The Critically Endangered northern bald ibis was once found in the Middle East, Africa and Europe. © Olivier Langrand
CEPF is active in this region.
The Mediterranean Basin biodiversity hotspot is the second largest hotspot in the world and the largest of the world’s five Mediterranean-climate regions. The hotspot covers more than 2 million square kilometers and stretches west to east from Portugal to Jordan and north to south from northern Italy to Cape Verde.
It is the third richest hotspot in the world in terms of its plant diversity (Mittermeier et al. 2004). Approximately 30,000 plant species occur, and more than 13,000 species are found nowhere else, or endemic, to the hotspot; yet, many more are being discovered every year (Plantlife International 2010, unpublished report).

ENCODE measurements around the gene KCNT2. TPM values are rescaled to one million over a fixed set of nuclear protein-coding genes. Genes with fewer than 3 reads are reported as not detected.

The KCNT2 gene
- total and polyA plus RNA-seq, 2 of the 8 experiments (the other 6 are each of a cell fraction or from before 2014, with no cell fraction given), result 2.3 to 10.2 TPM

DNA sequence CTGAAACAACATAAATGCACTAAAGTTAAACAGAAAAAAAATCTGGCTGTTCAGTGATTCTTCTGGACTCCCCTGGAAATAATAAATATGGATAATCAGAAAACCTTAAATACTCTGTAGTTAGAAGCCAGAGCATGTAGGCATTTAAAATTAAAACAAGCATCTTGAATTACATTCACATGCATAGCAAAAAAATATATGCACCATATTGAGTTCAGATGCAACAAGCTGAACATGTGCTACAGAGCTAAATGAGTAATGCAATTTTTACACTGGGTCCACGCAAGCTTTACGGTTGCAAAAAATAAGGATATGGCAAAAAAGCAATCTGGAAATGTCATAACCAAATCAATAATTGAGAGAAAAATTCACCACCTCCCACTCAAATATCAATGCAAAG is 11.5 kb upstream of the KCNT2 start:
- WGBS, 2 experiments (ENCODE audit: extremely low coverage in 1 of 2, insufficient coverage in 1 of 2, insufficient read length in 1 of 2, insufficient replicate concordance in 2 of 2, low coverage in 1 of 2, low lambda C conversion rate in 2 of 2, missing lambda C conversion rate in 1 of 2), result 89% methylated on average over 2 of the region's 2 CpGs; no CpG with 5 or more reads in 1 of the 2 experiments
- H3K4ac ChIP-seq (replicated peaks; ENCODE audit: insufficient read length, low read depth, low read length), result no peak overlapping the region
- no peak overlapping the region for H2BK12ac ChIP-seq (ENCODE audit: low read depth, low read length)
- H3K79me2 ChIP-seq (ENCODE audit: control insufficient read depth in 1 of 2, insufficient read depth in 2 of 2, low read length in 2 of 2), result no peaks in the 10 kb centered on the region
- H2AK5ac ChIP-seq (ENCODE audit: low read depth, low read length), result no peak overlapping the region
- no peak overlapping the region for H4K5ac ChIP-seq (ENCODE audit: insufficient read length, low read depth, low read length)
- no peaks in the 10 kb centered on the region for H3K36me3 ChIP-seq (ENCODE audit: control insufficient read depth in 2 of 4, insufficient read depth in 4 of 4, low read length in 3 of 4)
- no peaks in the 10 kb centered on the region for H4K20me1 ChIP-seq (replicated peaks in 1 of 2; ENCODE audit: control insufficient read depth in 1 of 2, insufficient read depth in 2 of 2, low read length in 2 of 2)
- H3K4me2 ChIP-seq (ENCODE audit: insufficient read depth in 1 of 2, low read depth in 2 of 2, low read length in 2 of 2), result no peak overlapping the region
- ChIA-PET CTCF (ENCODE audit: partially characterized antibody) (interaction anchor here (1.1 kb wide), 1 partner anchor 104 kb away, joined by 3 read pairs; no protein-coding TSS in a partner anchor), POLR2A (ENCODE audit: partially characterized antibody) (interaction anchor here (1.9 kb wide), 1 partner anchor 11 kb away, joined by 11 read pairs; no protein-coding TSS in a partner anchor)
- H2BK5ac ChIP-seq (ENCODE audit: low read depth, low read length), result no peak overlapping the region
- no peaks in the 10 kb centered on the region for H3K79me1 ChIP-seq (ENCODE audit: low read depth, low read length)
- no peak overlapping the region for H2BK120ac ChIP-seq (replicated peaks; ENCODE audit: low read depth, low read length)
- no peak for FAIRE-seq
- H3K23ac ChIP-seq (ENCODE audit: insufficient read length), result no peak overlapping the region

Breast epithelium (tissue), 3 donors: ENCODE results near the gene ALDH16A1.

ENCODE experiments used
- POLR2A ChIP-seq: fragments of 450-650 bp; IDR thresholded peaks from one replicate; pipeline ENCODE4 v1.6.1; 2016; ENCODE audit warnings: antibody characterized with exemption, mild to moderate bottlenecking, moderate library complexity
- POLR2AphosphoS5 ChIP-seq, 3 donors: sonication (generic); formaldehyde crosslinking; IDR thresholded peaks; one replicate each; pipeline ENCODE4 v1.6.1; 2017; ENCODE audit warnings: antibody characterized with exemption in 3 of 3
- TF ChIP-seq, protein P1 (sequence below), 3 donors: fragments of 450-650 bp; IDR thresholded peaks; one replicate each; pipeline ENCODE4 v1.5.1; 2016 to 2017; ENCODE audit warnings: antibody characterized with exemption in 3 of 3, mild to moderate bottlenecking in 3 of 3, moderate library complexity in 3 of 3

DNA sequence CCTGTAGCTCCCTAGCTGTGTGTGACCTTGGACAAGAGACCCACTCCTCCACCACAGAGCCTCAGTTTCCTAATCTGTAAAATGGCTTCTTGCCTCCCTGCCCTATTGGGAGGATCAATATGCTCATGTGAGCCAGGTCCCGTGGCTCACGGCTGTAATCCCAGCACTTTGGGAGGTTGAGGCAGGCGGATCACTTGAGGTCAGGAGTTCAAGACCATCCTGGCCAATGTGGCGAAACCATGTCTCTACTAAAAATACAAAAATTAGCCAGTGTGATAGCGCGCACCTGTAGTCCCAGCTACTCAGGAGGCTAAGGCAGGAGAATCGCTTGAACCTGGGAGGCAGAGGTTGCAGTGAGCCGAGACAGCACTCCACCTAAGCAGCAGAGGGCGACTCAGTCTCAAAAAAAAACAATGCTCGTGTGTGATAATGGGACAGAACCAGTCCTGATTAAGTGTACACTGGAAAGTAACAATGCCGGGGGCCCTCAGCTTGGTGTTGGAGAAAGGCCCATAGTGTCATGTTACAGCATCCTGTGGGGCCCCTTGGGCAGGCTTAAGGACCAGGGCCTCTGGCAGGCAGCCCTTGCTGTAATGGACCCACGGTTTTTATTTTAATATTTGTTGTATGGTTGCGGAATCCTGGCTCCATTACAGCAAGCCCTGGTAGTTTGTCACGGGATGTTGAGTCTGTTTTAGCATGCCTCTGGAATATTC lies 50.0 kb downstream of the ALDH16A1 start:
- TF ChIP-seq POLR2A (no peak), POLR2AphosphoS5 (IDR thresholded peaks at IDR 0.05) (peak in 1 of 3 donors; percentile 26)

Rivaling the natural diversity in the hotspot, the cultural, linguistic and socioeconomic diversity of the region is spectacular. The region contains some of the world’s first and greatest civilizations, the world’s oldest sovereign state and its first constitutional republic with San Marino dating back to 301 A.D.
Many of the ecosystems reached an equilibrium long ago with human activity dominating the landscapes. However, this delicate balance is in a precarious state as many local communities depend on remaining habitats for fresh water, food and a variety of other ecosystem services. CEPF investment in the Mediterranean Basin Hotspot is essential to stem the threats, balance economic development with the needs of natural areas, and conserve biodiversity and ecosystem services in this vast region.
CEPF’s niche will be to work with all actors engaged in conservation and development activities in Mediterranean Basin countries to foster partnerships in priority corridors and sites. Such partnerships will seek to reduce impacts of these developments on natural resources and systems that the large communities are dependent on. In addition, opportunities to increase the benefits and reduce upland shifts in land use by the communities within these landscapes will be explored.
VIDEO: Interview with Mohammed Yousef, Mediterranean Basin Hotspot Regional Implementation Team Leader, BirdLife International